Quantum physicists talk about the "observer effect". At the sub-atomic level, the very act of observation affects the results of experiments. It is impossible for example, to directly observe a photon without destroying it. IT specialists also refer to a more commonly understood version of the observer effect. When a program is run to test the speed of a PC, the program itself may use resources that slow down the PC.
Investors and traders run into their own version of such effects sometimes when they try to act upon an observed trend. Their actions and observations can change the way the market operates. If somebody tries an investment strategy and it works, it is then imitated by others. If a large number of people follow the strategy, it reduces the effectiveness and the expected returns.
For example, during the Depression Era (1929-1937), Benjamin Graham was highly successful buying profitable businesses trading at below book-value. Then Graham explained his seminal ideas. Other investors became aware of his value-investing concepts and also started identifying and piling into such depressed stocks. Once the herd started looking for this pattern, the strategy became much more difficult to implement. It is now rare to find genuinely profitable stocks trading at the right levels before they are identified by the herd.
Similarly Warren Buffett's methods have become well-known over the 50-odd years he's been so spectacularly successful. Finding a business Buffett would like isn't such a big problem. There are lots of consumer-oriented franchises with low debt and sustainable, stable growth prospects. But the world over, such businesses tend to be bid up to high PE ratios by Buffett imitators. So you're unlikely to be able to buy them at the sort of PE ratios Buffett would like.
The observer effect is why arbitrage is a game with ever-narrowing margins. As markets computerise and become more efficient, the machines start picking up every price imperfection in milliseconds. If there is a low-risk arbitrage, it will be taken instantly.
It is also a problem with following successful fund houses. Many people watch the investment patterns of successful institutions. Apart from front-running, which is an illegal but common practice, there is also a lot of imitation. If a big institution makes an investment, half a dozen others will blindly follow in its tracks. By the time the imitators have moved the stock with their concerted buying, there isn't much room for a late-comer to receive capital appreciation.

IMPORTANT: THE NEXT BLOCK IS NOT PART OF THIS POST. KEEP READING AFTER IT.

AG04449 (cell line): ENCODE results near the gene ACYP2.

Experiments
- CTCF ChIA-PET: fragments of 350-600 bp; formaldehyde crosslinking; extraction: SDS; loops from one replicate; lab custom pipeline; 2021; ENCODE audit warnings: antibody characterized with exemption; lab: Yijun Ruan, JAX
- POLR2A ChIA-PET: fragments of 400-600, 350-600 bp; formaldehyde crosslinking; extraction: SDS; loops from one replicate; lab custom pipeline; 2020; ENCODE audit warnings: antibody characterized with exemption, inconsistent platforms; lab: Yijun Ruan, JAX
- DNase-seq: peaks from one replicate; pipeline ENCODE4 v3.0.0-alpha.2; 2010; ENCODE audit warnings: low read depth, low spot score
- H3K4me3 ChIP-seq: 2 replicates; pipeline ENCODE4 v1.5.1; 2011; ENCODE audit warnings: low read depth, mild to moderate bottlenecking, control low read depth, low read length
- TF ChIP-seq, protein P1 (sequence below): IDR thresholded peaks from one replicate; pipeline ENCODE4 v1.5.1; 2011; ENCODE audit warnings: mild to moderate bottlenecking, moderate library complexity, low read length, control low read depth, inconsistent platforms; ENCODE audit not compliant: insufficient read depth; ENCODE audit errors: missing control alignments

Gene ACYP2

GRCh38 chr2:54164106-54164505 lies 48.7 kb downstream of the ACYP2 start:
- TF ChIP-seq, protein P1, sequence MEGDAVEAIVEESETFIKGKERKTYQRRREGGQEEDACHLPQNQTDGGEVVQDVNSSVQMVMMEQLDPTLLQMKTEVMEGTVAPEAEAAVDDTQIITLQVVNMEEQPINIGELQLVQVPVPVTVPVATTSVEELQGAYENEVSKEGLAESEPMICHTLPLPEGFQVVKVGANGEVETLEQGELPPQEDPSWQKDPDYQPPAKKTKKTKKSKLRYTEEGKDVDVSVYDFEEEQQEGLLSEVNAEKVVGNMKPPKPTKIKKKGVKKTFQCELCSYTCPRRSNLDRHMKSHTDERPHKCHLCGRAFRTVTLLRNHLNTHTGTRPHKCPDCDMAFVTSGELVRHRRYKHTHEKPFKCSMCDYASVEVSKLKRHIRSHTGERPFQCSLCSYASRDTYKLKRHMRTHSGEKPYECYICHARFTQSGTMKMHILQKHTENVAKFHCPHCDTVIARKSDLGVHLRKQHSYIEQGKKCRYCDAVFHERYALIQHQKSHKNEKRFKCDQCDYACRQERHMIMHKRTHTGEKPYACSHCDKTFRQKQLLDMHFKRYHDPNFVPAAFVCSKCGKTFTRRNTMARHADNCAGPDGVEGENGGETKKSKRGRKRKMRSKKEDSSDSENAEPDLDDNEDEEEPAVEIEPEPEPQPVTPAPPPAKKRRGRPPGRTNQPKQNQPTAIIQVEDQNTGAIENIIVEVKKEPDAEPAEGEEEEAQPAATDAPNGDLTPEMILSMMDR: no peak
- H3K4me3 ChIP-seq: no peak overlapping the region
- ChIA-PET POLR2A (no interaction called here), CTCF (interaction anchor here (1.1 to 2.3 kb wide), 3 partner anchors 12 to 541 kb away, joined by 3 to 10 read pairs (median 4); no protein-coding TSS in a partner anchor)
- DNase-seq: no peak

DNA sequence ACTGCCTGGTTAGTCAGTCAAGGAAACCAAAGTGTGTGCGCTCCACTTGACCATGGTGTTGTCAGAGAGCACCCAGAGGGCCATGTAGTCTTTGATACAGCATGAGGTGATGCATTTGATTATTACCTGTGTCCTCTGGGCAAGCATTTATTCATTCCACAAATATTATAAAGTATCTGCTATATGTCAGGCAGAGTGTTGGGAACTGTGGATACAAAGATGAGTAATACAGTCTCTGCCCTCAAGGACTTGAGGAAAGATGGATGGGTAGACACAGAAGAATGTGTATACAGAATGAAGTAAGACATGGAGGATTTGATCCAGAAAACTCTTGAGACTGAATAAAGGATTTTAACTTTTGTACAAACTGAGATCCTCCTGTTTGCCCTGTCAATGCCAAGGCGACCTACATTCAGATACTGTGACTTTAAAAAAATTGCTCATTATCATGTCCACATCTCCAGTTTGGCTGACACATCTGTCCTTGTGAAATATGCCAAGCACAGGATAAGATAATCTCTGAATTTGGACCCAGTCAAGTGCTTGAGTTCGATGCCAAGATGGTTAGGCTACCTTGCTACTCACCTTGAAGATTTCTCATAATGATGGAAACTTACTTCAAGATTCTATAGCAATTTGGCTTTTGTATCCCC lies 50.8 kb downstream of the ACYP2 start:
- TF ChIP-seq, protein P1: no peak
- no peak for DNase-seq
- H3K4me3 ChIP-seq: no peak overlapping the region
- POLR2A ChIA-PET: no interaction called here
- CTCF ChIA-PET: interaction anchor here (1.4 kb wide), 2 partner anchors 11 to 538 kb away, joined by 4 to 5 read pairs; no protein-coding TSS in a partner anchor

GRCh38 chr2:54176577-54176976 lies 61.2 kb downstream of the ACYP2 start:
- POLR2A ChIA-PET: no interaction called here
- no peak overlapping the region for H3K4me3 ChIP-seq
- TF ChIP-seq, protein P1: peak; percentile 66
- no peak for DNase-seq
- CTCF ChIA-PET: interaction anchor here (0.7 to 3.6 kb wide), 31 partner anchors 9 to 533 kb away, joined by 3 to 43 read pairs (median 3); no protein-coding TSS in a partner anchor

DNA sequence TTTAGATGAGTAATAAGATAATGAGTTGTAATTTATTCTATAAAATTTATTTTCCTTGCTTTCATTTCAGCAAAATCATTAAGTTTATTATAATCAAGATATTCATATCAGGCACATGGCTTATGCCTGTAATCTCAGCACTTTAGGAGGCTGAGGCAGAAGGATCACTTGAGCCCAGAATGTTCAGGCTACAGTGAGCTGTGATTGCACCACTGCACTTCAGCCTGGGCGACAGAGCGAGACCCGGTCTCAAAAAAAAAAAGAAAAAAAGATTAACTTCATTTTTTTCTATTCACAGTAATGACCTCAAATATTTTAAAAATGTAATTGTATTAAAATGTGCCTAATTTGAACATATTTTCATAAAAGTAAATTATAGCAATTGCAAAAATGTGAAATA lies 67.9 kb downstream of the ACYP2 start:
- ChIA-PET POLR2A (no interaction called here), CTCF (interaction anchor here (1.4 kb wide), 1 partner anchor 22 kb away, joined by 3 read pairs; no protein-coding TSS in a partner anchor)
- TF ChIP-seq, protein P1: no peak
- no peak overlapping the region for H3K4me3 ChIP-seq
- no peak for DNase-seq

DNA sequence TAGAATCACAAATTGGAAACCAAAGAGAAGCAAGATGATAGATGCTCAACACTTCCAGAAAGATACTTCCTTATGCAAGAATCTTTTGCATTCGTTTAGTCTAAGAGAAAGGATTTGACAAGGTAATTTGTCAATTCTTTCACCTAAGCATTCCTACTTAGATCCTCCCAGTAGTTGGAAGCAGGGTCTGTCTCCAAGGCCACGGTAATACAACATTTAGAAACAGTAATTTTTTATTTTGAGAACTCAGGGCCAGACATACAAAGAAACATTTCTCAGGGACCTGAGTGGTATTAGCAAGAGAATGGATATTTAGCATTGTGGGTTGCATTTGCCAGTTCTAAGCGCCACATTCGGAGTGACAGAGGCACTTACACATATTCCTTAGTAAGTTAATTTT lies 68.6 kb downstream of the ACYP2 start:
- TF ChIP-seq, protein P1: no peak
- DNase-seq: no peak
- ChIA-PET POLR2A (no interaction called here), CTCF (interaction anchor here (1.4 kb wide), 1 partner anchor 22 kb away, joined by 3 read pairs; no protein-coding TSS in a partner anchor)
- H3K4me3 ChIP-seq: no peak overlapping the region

Traders find this to be a classic issue with well-known programmed strategies. There are multiple automated financial trading programs available. Many of them have excellent track records. If they are back-tested on previous financial data, they also give excellent returns. But they don't perform quite that well in practice. This is because too many traders use them and this has changed the way the market behaves.
For example, an old strategy was to look at closing prices and take a position under certain circumstances. For example, if a stock had closed higher for three sessions in succession, traders operating in the 1920s and 1930s noticed the price uptrend was likely to be sustainable. They advocated an entry early on day four.
Once these methods become popular, the herd started entering en masse on day four. But the clever traders would watch for only two sessions of successive price rises. They would buy towards the end of day three because they knew there would be willing buyers available on day four. On day four, they would book quick profits. This would lead to a break in the uptrend. Then, the really clever traders started buying at the end of day two in order to pre-empt the clever traders who bought on day three. The market behaviour pattern changed.
This is why a trader or investor needs to develop his own creative twist on strategies. It's no good running a standard programmed query and copy-pasting the results into your orders. A good trader or investor will try to understand the principles behind a popular strategy and then try and find a different way to exploit those principles.
Historical parameters change and behaviour patterns change once a sufficient number of investors have observed them. The principles of good trading and investment don't change. All the principles mentioned above – low Price -Book Value, low PE, identifying price trends, - remain valid. But it can be hard work to find the right way to apply such principles in a market where everyone else also knows the theory.